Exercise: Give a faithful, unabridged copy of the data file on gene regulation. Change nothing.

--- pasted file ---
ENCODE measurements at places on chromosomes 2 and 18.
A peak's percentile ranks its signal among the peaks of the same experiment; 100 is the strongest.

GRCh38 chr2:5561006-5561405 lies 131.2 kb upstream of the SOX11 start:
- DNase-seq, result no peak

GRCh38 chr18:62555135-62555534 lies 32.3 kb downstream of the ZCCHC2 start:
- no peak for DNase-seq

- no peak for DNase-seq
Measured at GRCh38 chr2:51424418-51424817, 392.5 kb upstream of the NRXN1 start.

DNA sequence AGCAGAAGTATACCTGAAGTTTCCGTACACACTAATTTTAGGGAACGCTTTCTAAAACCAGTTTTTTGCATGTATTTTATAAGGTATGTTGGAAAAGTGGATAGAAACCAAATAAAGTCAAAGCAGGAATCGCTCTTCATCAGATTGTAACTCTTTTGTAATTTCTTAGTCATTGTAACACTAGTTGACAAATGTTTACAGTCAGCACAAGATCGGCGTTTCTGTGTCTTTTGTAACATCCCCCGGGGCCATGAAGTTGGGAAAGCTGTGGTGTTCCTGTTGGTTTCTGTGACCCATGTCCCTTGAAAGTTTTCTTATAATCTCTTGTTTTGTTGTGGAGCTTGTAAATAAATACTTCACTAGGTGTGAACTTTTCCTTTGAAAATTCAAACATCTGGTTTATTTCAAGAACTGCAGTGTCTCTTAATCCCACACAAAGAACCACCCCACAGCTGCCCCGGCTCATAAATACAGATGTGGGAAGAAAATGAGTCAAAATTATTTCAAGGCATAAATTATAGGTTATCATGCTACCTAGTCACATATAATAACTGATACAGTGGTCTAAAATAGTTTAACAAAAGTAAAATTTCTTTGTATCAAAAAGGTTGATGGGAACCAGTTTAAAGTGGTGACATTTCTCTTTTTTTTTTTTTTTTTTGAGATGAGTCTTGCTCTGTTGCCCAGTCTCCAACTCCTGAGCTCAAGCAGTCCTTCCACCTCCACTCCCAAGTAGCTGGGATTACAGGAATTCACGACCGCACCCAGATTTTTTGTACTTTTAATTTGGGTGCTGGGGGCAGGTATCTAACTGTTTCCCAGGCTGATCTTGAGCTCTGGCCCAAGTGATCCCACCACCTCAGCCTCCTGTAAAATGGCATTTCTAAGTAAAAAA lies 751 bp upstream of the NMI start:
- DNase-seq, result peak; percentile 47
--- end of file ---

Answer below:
ENCODE measurements at places on chromosomes 2 and 18.
A peak's percentile ranks its signal among the peaks of the same experiment; 100 is the strongest.

GRCh38 chr2:5561006-5561405 lies 131.2 kb upstream of the SOX11 start:
- DNase-seq, result no peak

GRCh38 chr18:62555135-62555534 lies 32.3 kb downstream of the ZCCHC2 start:
- no peak for DNase-seq

- no peak for DNase-seq
Measured at GRCh38 chr2:51424418-51424817, 392.5 kb upstream of the NRXN1 start.

DNA sequence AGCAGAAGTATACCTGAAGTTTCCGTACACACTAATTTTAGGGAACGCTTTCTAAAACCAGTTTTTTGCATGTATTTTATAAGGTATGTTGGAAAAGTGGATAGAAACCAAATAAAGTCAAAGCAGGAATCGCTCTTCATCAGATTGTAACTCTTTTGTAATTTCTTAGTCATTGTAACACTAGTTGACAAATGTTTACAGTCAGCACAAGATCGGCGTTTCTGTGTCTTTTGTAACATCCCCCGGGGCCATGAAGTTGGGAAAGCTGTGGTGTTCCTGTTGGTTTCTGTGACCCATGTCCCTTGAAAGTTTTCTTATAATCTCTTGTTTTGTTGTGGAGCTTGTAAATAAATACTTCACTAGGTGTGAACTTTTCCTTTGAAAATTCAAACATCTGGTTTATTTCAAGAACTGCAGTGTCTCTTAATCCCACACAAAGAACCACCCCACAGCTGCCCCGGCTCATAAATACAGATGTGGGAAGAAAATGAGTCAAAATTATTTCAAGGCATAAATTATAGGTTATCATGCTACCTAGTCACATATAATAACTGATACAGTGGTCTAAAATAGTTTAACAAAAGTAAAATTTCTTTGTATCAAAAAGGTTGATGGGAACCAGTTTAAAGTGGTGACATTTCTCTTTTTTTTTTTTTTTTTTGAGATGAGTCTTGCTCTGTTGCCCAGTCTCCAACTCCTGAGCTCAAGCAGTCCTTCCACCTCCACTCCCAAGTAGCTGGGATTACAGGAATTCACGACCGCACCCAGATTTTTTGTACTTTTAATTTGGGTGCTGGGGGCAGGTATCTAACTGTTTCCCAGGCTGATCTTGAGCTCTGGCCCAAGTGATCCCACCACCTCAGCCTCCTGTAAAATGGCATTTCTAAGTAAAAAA lies 751 bp upstream of the NMI start:
- DNase-seq, result peak; percentile 47